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Perspectives

Internal control over financial reporting (ICFR) series

Uncover ICFR insights and guidance

​In response to increased regulatory focus, our ICFR series explores the benefits of a proactive versus reactive system for internal controls to help your organization improve its ICFR program—and save costs along the way.

ICFR series #2: Refocus your management review control lens

Sarbanes-Oxley (SOX) is turning 16 this upcoming July. Will it be cause for celebration? Only if some changes are made. Part two of our series, will explore using management review controls (MRCs) to address these current SOX Act hitches:

  • High compliance costs
  • Outdated ICFR programs
  • A continued focus on ICFR by regulators

MRCs are the reviews conducted by management of estimates and other kinds of information for accuracy. At the core, providing management with insights on key success factors, common challenges, and examples of modernizing and renewing ICFR programs is critical. It will create a roadmap for increasing financial reporting reliability while decreasing compliance costs.

Read the report to learn more about MRCs, tools and techniques, and why having the right people in place is critical. It’s time to refocus your internal control lens. MRCs can be the success story for the upcoming year.

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ICFR series #1: Refocus your risk assessment lens

The starting point to evaluate the sufficiency of an ICFR program should be with a financial statement risk assessment. The risk assessment, which includes specific financial reporting objectives and identification of risks to achieving those objectives, answers these fundamental questions:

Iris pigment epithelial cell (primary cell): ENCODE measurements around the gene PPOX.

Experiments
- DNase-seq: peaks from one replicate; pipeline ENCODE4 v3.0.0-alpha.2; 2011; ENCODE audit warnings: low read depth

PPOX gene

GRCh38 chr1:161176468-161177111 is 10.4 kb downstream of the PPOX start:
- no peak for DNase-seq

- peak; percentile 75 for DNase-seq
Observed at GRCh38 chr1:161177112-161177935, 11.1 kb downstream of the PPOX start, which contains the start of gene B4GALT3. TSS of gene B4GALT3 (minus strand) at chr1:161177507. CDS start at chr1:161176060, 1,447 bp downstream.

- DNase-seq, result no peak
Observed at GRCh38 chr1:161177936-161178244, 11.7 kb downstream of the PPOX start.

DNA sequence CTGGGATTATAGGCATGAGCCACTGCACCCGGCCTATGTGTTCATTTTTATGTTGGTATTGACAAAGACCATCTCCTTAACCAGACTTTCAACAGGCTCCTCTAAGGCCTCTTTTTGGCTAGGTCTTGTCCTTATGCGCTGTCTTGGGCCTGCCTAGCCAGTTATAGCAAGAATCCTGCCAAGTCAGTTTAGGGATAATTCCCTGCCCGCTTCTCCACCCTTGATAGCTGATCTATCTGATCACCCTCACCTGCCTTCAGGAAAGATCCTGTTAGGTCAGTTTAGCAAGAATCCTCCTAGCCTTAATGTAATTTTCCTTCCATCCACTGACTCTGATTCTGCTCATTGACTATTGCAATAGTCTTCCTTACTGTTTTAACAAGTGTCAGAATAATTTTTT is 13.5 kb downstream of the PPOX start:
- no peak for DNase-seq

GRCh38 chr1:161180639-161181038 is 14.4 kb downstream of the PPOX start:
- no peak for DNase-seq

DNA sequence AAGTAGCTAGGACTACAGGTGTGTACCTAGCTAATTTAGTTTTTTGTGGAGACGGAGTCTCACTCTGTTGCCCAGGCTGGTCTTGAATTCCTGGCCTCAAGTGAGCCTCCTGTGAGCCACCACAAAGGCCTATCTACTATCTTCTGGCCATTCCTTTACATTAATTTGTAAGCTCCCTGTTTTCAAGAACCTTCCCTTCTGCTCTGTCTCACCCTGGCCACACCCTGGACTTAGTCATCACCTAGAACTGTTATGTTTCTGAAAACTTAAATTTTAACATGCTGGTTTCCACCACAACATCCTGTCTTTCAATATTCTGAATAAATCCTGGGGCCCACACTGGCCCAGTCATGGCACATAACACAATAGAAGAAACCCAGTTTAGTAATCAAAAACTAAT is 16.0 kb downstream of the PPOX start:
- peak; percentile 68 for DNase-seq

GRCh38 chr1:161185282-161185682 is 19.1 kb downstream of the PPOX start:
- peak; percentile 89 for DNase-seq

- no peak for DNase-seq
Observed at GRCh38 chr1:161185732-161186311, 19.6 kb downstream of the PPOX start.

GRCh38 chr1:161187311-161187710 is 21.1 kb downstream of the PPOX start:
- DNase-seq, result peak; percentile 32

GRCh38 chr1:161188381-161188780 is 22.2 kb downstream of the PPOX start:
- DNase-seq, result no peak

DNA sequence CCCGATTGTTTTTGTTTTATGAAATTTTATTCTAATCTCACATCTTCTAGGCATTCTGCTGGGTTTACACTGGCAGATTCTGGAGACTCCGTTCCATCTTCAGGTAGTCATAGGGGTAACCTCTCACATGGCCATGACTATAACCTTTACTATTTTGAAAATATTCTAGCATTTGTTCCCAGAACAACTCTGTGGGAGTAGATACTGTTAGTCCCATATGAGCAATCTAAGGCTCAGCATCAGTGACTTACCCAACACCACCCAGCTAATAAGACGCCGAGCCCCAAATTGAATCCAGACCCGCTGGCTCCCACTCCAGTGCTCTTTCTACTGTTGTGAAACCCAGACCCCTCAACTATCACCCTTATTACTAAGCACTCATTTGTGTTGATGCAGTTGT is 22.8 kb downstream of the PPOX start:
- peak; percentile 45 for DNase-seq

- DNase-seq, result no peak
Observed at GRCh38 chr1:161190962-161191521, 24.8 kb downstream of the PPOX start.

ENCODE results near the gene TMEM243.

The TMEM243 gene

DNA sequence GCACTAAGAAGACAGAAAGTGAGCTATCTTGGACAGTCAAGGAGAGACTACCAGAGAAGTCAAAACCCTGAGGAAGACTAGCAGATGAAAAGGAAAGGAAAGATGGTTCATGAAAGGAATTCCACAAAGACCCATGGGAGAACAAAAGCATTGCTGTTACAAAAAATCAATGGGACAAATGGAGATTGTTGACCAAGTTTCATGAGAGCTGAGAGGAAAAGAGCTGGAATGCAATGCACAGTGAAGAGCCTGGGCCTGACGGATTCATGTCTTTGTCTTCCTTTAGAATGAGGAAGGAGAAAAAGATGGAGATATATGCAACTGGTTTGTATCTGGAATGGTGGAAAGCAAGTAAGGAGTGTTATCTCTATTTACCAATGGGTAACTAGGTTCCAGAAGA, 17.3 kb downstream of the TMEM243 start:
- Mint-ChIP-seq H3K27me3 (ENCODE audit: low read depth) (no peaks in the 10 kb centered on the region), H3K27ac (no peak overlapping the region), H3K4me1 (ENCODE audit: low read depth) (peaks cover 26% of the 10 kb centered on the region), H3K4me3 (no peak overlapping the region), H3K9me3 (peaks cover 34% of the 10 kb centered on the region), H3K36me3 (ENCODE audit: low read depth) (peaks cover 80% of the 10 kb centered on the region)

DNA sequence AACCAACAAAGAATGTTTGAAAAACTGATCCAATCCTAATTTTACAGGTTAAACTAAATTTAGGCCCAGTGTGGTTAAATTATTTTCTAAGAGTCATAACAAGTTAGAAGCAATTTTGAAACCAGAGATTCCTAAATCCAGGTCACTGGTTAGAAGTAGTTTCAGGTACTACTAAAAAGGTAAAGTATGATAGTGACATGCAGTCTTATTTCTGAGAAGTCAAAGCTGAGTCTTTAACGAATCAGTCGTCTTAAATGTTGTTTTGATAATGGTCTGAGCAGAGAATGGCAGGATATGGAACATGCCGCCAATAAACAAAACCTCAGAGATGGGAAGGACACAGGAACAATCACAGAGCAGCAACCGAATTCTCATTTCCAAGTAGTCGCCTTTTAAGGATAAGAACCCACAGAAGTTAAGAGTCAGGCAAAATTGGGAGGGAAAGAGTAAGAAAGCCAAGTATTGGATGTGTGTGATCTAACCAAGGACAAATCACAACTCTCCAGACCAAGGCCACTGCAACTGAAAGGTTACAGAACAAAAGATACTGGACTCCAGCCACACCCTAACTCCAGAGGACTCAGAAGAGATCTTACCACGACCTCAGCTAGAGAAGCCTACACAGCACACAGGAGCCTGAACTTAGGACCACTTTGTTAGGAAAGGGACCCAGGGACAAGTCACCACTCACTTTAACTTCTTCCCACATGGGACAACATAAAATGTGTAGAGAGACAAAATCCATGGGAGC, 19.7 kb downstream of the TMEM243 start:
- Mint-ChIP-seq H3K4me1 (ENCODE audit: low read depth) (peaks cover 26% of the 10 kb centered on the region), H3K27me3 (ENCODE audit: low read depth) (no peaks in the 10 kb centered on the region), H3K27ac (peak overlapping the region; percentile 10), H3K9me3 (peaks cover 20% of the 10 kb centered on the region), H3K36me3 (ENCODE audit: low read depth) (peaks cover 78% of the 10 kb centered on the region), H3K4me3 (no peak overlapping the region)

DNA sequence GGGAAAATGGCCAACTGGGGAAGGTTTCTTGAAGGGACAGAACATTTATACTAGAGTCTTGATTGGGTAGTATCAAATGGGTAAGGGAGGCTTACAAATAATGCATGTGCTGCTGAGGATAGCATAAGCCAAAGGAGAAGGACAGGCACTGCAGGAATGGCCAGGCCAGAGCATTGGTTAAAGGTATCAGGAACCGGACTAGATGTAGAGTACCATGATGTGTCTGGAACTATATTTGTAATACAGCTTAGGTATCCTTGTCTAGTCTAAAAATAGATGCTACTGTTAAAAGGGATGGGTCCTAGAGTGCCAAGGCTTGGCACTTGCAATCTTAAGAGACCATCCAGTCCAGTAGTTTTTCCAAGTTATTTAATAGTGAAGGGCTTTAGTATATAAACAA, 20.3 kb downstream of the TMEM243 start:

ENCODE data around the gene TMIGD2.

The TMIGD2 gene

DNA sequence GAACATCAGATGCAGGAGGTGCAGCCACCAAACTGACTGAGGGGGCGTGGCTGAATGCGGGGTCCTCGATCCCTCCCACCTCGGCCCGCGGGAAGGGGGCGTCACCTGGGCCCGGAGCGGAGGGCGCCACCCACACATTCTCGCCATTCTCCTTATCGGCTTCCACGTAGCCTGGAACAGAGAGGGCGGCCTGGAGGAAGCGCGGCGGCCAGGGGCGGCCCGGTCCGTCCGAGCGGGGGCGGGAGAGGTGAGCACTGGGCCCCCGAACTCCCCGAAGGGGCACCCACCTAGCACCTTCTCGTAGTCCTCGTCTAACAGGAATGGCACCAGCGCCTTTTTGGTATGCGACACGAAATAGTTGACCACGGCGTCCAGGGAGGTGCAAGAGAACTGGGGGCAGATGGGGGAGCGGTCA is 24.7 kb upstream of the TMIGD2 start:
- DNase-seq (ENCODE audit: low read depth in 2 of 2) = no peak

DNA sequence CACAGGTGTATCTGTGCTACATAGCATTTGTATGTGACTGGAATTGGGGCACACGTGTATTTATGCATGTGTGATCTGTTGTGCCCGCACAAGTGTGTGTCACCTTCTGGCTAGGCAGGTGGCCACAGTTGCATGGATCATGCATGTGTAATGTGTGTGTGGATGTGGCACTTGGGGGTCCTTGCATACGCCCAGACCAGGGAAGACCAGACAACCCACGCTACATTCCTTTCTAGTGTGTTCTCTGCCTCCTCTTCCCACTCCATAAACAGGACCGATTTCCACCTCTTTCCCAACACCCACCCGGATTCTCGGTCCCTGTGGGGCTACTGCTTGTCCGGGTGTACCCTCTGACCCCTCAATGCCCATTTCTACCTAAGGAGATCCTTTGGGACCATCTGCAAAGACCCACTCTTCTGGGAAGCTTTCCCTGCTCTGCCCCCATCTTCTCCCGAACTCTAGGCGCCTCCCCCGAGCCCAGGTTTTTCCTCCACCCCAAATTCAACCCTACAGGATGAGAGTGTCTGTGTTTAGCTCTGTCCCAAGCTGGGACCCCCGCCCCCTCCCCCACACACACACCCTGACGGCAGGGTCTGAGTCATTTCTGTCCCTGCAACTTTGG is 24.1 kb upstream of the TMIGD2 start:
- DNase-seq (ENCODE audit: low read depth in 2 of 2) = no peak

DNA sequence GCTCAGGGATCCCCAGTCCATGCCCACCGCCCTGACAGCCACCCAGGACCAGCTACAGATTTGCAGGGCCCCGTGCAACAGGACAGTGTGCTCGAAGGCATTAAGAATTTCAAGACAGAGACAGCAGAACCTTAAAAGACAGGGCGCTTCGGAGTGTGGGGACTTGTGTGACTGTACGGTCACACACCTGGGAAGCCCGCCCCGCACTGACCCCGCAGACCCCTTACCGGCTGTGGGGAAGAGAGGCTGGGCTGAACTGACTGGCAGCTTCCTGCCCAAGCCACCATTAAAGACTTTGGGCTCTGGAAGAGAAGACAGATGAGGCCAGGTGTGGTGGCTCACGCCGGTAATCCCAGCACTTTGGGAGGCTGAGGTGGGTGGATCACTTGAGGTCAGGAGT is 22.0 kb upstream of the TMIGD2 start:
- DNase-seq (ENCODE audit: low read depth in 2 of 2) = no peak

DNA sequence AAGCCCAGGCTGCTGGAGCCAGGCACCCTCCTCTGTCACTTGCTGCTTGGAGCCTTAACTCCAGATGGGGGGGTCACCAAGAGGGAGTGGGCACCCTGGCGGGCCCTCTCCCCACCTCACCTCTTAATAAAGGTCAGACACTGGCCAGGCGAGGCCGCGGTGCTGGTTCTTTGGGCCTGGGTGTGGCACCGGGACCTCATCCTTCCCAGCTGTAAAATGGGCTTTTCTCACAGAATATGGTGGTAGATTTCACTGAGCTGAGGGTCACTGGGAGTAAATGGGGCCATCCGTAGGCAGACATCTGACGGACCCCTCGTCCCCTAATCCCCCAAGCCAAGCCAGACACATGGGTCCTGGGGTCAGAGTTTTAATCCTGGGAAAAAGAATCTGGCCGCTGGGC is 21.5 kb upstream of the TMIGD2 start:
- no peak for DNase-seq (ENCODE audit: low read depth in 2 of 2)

• Which controls are necessary to address the company's risks?
  • How many controls does the company need?
  • What is "just enough" for the company's ICFR program?

A risk assessment that integrates the right people, processes, tools, and techniques serves to identify the relevant risks of material misstatement (ROMMs). The risk assessment also includes the selection of controls and the evaluation of the design of the control in regard to the ROMM. It's through the risk assessment process that a company can report with confidence the number and types of controls necessary to have an effective ICFR system.

What can management do to refresh their lens?

Management's focus on ICFR should start with determining whether the company's risk assessment process is sufficient to identify and assess the risks to reliable financial reporting, including changes in those risks. Proactive steps management can consider include:

  • Refreshing the risk assessment program to incorporate the right people, processes, and technologies to unlock the hidden value.
  • Integrating data analytics and visualization to improve the quality of the data analyzed to support robust risk identification and report results succinctly to key stakeholders. This, in turn, can rationalize risks of material misstatement to a level of granularity to focus on what could truly be a material misstatement.
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